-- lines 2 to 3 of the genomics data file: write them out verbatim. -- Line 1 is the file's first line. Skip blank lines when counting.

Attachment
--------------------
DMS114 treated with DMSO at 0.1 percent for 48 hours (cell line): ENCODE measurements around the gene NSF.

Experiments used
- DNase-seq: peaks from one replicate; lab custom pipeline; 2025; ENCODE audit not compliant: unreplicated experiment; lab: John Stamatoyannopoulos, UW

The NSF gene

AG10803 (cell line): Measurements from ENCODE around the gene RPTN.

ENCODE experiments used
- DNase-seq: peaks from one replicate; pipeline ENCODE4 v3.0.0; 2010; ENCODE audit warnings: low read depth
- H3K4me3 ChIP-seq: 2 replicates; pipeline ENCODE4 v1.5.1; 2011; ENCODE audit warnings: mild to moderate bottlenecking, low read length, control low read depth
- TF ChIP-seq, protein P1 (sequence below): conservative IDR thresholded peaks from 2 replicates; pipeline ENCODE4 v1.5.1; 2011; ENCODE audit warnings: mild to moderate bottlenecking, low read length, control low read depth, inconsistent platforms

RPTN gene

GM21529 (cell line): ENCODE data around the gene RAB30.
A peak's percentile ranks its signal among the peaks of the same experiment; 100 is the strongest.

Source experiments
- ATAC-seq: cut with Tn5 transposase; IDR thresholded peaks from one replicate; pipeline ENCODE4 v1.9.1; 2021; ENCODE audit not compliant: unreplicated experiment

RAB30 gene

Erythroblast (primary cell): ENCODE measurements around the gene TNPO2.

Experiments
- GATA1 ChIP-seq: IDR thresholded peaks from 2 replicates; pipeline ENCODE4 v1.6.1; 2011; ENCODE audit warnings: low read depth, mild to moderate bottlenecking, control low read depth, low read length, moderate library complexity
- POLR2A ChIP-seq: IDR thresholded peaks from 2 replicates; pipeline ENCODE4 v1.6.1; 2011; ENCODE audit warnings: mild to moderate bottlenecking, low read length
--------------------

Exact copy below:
Experiments used
- DNase-seq: peaks from one replicate; lab custom pipeline; 2025; ENCODE audit not compliant: unreplicated experiment; lab: John Stamatoyannopoulos, UW